“The risk to fish increases over time,” Fletcher said. “We of course care about the health of the Klamath River and our fishery, and we’re going to do everything we can to protect our fish runs and the health of the river.”

As defending intervenors in the lawsuit, the Yurok Tribe will present arguments in Fresno starting Wednesday in favor of the release.

The Hoopa Valley Tribe will also present to the court as defending intervenors.

Fletcher noted that much of the scientific information that the federal government relied on to justify a release of Trinity water was based on studies done by the Yurok Tribe.

Those studies found that a flow of at least 2,500 cubic feet per second in the lower Klamath is required to avoid a fish kill — 2,800 cfs when there is a large project run, like this year.

Those flows are estimated to be sufficient for flushing out pathogens that can cause a fish kill.

What actually killed the majority of salmon in 2002, according to pathological reports, was freshwater white spot disease, (Ichthyophthirius multifiliis, also commonly known as simply Ich)  and columnaris (Flavobacterium columnare).

Ich and columnaris are actually  “ubiquitous pathogens” in the Klamath River, Sinnen of state Fish and Wildlife said, but Ich has not been observed in river-wide fish sampling thus far this year.  Columnaris has been observed on fish, however, it appears that has been at the normal background levels and only a few dead adults have been observed in various areas throughout the basin, Sinnen said.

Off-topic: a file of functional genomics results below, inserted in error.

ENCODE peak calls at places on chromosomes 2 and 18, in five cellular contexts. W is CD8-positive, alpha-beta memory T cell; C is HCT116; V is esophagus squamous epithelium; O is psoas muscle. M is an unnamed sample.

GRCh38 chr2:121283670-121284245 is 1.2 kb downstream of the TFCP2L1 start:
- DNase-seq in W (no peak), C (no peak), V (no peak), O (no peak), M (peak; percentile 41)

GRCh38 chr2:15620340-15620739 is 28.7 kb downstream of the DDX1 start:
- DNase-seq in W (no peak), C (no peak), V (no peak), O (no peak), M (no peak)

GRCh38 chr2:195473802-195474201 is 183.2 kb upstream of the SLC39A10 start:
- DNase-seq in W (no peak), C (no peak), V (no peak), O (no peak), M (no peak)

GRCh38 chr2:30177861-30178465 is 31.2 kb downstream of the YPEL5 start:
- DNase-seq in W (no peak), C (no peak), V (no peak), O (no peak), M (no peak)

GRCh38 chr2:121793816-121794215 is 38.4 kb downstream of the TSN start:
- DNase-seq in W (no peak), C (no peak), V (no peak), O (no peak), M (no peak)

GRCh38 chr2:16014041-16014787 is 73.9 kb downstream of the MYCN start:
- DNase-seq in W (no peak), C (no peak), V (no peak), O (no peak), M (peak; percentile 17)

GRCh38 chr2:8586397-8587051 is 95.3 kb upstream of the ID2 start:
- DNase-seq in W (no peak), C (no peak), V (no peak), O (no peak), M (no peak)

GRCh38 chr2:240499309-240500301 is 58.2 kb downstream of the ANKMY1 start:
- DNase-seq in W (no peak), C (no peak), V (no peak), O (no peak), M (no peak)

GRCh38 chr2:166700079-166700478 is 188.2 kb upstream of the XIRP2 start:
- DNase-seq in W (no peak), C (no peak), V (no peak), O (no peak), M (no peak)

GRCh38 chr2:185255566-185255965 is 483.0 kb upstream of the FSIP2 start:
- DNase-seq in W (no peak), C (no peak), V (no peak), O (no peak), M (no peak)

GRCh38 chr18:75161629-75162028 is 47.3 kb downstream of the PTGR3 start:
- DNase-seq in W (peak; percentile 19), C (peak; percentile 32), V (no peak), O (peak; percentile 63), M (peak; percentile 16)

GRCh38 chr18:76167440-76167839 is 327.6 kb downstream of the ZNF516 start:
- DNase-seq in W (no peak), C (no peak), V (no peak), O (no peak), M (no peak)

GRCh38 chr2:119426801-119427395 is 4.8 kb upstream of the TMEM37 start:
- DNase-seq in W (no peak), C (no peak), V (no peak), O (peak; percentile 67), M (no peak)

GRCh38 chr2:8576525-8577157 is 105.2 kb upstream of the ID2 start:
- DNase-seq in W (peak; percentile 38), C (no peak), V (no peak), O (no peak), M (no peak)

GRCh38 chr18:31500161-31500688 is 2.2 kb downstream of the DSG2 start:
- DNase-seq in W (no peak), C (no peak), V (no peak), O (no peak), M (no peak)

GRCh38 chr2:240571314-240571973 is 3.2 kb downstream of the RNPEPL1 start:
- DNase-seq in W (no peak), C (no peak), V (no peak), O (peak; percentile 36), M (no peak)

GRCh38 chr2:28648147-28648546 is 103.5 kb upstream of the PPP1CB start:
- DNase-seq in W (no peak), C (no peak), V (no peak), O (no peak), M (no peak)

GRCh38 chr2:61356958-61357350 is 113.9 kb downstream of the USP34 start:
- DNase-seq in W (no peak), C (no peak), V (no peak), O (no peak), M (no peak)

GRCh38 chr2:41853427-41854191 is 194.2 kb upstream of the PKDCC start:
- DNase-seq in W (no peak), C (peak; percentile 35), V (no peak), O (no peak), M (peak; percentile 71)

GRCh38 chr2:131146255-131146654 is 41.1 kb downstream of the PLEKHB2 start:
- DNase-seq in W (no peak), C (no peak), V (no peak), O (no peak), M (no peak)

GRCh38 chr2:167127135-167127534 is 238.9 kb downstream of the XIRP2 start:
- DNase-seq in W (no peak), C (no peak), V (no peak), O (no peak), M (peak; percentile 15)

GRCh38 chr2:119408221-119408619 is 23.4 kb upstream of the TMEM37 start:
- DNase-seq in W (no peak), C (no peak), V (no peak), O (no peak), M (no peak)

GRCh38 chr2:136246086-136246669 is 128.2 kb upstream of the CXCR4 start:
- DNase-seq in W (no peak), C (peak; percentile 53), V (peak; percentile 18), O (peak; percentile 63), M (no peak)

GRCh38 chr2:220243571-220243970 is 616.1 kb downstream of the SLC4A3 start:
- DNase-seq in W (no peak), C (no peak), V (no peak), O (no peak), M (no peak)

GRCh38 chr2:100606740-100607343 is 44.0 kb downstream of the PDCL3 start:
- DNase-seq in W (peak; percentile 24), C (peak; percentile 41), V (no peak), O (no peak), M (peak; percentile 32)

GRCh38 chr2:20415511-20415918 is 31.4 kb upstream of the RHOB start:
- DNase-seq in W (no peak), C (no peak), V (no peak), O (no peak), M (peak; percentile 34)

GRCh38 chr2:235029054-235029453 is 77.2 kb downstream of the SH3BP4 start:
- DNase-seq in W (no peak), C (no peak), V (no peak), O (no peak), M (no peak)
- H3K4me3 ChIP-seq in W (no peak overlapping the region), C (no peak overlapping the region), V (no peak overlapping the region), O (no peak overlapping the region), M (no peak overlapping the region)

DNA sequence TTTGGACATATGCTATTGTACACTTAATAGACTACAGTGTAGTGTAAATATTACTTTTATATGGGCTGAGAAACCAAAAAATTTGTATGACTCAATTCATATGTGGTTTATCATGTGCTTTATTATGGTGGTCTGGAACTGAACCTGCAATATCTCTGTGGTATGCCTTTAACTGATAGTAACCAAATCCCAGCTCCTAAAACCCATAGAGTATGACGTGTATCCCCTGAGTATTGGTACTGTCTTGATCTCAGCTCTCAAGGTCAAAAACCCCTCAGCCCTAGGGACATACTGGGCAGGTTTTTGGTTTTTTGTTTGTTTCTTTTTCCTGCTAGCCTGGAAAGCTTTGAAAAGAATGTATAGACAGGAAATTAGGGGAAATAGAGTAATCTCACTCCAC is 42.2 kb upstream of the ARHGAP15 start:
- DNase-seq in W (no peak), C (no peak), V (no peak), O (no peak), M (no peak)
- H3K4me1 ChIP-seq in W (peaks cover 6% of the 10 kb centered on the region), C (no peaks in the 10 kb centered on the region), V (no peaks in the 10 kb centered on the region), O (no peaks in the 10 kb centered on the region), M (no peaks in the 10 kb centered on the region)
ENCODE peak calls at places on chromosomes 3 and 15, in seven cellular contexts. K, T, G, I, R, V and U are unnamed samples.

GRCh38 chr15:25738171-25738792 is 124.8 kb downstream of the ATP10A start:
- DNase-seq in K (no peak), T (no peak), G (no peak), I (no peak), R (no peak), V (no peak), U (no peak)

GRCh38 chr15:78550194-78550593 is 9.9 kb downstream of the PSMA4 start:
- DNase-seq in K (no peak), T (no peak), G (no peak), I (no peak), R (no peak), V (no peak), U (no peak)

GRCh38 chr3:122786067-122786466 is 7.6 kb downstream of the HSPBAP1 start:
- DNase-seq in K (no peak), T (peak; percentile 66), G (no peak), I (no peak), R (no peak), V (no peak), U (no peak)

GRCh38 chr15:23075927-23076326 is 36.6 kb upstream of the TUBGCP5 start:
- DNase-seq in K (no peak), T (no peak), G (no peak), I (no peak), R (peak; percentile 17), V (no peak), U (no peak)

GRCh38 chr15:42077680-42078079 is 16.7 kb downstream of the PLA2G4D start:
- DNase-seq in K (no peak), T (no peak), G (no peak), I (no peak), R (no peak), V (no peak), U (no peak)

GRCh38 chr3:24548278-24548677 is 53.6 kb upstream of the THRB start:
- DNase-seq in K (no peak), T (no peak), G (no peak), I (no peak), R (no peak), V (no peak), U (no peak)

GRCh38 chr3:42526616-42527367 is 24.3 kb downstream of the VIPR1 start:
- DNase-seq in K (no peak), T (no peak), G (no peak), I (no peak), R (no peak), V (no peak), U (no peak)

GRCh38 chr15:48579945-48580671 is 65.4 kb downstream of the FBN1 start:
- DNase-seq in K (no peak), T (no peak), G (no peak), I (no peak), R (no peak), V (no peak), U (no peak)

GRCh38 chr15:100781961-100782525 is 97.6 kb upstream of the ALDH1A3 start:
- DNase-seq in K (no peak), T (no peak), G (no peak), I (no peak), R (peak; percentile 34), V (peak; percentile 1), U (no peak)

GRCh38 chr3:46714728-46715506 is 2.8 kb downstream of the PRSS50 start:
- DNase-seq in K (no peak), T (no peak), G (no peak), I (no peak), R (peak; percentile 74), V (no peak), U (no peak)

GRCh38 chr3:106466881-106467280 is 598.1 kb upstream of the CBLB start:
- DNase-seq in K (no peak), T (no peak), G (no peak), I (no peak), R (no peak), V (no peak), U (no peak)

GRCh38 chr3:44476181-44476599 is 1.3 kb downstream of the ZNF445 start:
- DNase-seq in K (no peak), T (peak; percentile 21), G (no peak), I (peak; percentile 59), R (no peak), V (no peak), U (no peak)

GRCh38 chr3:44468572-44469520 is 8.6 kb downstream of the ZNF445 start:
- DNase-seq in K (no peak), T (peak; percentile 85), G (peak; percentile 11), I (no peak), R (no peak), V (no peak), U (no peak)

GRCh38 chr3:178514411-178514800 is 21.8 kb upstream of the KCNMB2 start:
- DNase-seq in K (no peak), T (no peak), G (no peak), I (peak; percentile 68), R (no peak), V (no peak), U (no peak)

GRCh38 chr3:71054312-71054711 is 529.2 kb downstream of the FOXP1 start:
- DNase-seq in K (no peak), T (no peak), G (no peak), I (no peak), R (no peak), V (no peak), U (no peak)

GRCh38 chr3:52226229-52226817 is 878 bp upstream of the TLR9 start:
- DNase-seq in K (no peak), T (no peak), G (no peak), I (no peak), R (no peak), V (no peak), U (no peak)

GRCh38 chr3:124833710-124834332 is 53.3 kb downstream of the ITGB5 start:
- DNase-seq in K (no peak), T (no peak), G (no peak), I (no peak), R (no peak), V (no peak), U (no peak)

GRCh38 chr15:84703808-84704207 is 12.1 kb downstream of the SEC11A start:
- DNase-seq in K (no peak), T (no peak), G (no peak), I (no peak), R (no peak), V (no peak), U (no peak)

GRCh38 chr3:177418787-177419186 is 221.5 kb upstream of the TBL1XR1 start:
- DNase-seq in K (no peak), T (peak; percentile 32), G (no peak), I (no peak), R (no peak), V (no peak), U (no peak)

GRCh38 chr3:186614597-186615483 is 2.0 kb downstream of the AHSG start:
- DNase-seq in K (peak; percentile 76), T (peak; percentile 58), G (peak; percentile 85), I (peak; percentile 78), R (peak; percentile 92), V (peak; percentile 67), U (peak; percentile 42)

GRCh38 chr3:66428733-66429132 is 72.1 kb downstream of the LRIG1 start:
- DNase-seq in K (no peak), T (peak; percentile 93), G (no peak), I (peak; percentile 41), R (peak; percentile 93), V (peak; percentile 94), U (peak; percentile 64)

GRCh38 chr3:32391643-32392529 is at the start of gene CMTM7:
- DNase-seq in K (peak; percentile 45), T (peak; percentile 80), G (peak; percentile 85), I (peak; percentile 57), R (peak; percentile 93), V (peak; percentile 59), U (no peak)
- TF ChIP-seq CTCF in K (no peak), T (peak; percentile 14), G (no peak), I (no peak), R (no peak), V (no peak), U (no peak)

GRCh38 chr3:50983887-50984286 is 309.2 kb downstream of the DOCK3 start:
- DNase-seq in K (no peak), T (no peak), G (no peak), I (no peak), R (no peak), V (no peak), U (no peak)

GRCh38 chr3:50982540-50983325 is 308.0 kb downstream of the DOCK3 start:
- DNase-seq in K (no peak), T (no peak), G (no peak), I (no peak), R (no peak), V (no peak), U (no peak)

“It’s out there, just waiting for the right opportunity,” Sinnen said, adding that ich and columnaris multiply much quicker in high water temperatures.

In 2002, salmon were crowded in the river’s cold pools, probably to avoid the warmer water in the river. The crowding helped Ich transmit much quicker from fish to fish, Sinnen said.

Some fisheries biologists have suggested that a big release of water from Trinity dams could trick salmon into making their run for spawning grounds high in the basin earlier than usual, leaving them stranded when Trinity flows drop back down after the release. Salmon might also encounter water quality issues in the Klamath River above Weitchpec, near the confluence with the Trinity. That stretch is also low and warm, but not scheduled to receive more water.

Sinnen said that these theories don’t mesh with what was seen during previous large dam releases from the Trinity, including last year. Chinook salmon still arrived within historical ranges in other fall flow release years.

if Judge O’Neill rules in favor of fish, Spain said the Bureau of Reclamation could start the release within an hour of the ruling.

In the 16,000-square-mile Klamath River Basin, consensus is not common, but Fletcher noted that many interests agree on the need for the Trinity water release.

In court briefings, the Bureau of Reclamation said: 

“Granting an injunction would result in immediate and irreparable injury to the public’s interest, including a significant risk of harm to fall-run salmon in the Klamath and Trinity River and, of special concern, the frustration of the government’s trust responsibility to the Hoopa Valley and Yurok Tribes to restore their fisheries.”

Del Norte County Supervisor David Finigan, whose district includes the lower Klamath River, said he has long supported using Trinity Water to augment Klamath flows and further supports a “system-wide fix” to the Klamath Basin’s water woes.

The Associated Press contributed to this report.